This week, two Black men had their lives taken from them. Police murdered Philando Castile and Alton Sterling in cold blood. These two killings are just the latest in an epidemic of police violence that has been sweeping this country.
This violence is not new. The only reason these police murders are out in the open is because more people pull their phones out in response to cops drawing their guns. The one-sided accounts of the police are no longer the only ones told publicly. And again, people have taken to the streets refusing to be silent in the face of the wanton murder of Black and Brown people by the police.
A cop shot Philando Castile four times as Castile reached for his wallet to show his driver’s license. Castile‘s girlfriend, Diamond Reynolds, streamed a video from his car as he bled to death in the seat next to her. His crime? Driving near St. Paul, Minnesota in a car with a broken taillight! The day before, in Baton Rouge, Louisiana, Alton Sterling was shot at point blank range by one of the two cops who held him on the ground.
Even the politicians, from Obama to the Governor of Minnesota, to the Mayor of Baton Rouge couldn’t ignore these murders. They had to admit that something is wrong and some even spoke of the racism that underlies police murders.
During an anti-police brutality demonstration in Dallas, Texas protesting the recent murders, someone opened fire on the police from a parking structure. Five cops were killed and seven wounded, along with two people who were in the demonstration. According to the police, the man doing the shooting said he wanted to avenge the deaths of those killed by the police.
Now the politicians, the police and others are calling for an end to the violence. They are trying to shift our attention away from the role of the police, especially in poor communities. According to the Guardian Newspaper, which tracks police killings in the U.S., this year the police have killed 566 people. That is nearly three people a day! Of course Black and Brown people are not the only victims of this violence, but are more likely to be stopped, harassed, arrested and killed than whites.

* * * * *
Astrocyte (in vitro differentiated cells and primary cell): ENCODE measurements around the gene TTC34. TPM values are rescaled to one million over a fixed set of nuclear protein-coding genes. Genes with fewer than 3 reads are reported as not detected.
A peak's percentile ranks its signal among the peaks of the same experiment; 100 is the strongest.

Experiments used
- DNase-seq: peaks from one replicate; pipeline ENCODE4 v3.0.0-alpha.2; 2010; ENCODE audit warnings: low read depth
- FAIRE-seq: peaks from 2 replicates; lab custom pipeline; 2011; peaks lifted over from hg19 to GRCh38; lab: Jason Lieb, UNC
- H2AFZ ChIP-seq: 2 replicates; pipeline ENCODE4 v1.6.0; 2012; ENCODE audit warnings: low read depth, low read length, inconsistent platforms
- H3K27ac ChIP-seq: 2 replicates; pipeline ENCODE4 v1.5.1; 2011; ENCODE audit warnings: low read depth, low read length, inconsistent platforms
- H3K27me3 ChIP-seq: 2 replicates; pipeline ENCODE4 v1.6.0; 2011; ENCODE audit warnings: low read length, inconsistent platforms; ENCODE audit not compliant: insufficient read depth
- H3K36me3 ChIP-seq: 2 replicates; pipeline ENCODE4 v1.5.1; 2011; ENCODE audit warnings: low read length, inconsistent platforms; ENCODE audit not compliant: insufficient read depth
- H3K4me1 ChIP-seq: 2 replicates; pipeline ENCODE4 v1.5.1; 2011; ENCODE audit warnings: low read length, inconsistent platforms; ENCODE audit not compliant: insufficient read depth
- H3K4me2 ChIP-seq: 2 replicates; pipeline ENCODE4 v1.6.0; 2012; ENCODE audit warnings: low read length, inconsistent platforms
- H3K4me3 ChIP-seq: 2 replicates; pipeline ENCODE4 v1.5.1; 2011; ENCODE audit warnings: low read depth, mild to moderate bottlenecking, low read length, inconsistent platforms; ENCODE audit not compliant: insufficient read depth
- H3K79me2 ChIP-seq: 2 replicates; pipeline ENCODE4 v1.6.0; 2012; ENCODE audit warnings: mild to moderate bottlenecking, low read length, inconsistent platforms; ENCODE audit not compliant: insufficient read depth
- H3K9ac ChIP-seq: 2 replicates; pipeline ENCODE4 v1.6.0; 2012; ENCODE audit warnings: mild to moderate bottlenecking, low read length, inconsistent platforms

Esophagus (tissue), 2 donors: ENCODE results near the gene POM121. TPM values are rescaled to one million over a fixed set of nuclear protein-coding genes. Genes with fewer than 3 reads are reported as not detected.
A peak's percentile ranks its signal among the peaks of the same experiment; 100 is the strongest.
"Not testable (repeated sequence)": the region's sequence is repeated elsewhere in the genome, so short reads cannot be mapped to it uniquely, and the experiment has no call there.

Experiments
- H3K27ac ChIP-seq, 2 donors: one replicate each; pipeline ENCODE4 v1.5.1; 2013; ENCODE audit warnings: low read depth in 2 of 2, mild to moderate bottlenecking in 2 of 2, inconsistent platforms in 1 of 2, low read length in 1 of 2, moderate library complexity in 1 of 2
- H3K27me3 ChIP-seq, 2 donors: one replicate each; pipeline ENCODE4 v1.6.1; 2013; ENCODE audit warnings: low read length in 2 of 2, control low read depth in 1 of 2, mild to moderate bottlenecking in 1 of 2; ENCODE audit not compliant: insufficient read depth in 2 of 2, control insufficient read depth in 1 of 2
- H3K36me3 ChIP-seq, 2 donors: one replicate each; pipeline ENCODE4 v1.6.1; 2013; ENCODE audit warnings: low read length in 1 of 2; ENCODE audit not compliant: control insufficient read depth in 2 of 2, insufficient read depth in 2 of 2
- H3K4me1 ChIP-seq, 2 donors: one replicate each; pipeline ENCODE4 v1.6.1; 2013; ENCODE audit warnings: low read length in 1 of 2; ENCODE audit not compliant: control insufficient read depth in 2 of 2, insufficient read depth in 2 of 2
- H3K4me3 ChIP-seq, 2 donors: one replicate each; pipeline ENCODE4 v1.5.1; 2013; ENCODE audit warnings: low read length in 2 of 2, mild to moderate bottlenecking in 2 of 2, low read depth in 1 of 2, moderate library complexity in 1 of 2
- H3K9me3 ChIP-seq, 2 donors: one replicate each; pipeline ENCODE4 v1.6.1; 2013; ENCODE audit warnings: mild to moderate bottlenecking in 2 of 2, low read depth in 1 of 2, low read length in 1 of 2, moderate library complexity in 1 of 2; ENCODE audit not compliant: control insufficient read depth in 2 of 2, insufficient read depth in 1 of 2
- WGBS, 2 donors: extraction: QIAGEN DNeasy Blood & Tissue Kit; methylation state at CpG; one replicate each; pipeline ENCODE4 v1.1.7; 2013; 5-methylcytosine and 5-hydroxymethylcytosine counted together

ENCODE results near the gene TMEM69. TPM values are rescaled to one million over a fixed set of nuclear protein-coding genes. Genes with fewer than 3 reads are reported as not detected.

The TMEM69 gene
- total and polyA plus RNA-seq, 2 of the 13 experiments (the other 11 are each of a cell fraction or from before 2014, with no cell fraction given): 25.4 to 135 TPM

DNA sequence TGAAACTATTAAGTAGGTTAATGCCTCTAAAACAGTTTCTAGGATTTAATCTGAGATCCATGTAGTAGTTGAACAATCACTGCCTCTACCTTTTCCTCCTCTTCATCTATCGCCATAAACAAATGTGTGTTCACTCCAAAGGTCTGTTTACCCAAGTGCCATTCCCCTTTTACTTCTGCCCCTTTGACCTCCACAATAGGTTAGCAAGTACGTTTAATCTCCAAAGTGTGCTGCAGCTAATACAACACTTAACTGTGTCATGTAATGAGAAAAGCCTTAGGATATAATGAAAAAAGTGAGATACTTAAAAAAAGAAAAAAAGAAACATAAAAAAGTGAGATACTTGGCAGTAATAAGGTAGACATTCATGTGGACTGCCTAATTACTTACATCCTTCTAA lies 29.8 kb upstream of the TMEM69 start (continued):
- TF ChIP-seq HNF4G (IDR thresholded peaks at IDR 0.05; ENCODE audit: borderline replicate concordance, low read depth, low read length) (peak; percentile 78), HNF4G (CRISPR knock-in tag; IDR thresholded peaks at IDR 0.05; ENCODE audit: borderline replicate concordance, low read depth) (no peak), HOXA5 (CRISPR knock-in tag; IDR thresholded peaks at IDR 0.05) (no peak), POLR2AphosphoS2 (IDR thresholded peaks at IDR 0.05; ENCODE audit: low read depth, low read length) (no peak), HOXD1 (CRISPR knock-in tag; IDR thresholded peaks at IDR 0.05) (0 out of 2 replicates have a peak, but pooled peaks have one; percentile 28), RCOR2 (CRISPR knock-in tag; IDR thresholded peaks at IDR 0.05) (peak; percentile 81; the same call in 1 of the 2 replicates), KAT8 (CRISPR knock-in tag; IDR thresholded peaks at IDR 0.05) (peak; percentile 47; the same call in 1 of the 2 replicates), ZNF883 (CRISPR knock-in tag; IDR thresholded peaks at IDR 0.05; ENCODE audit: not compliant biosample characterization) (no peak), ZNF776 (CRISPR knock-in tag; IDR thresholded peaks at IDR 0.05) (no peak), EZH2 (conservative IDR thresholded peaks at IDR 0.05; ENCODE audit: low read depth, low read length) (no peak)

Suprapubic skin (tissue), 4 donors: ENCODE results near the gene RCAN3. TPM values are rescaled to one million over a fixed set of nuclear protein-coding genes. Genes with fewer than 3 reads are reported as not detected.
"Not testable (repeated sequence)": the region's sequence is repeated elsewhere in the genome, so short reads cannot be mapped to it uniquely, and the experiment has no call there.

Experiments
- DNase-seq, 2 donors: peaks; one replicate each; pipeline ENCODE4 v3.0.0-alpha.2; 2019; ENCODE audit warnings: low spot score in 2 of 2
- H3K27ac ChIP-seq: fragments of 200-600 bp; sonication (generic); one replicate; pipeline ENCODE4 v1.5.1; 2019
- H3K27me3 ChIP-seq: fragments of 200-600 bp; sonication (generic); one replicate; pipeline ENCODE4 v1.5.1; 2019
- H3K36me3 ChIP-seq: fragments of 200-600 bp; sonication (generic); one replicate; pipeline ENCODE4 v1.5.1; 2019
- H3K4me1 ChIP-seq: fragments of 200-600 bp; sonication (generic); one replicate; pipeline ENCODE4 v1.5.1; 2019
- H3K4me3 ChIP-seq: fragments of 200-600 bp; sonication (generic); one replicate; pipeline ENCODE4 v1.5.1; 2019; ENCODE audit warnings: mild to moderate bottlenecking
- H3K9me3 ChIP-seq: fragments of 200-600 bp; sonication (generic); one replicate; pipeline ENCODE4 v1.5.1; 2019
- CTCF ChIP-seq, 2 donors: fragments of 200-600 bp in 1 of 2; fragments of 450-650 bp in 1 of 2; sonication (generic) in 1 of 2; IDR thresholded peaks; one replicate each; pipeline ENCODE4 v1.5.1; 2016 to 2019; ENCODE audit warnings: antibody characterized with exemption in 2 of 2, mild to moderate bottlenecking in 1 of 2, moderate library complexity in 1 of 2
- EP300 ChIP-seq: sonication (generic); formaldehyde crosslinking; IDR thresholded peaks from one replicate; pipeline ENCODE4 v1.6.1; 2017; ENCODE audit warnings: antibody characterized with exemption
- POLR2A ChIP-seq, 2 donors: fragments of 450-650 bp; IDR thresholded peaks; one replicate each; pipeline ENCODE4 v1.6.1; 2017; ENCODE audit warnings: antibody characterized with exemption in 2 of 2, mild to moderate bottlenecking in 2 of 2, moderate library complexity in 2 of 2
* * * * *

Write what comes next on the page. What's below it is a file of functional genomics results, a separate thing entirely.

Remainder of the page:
The violence of the police has been rationalized by pointing to the violence in poor neighborhoods. Communities across the country have been stripped of the few resources that once existed. Education has been laid to waste. Social services have been cut. Jobs that pay a living wage have been eliminated.
The poverty that results and the hopelessness that arises from being pushed to the margins of society breeds the violence of the streets. Millions have been put in prison, while those who remain are imprisoned by the poverty of their neighborhoods.
Many people feel they have no choice but to look to the police to protect them from the violence that surrounds them. But the police can’t solve this. They are part of the problem. The police are the tool of a system that degrades, violates and destroys peoples’ lives as part of its day-to-day functioning. They are there to maintain the order – of poverty and exploitation.
In response to this police violence, people across the country have taken to the streets. This is a start, an important start. We cannot tolerate the actions of those who are treated like they are above the law as they carry out their criminal and murderous activity. We can’t rely on the promises of politicians, who have failed or refused to respond to this epidemic of violence. We cannot be fooled by promises to set up commissions to study the “problem”. We know what the problem is.
Those days are over. We need to find the ways to mobilize our real power. We need to bring more of us into the streets. We need to take the issue into our neighborhoods and workplaces and make it known that “business as usual” which places no value on our lives will no longer be allowed to continue.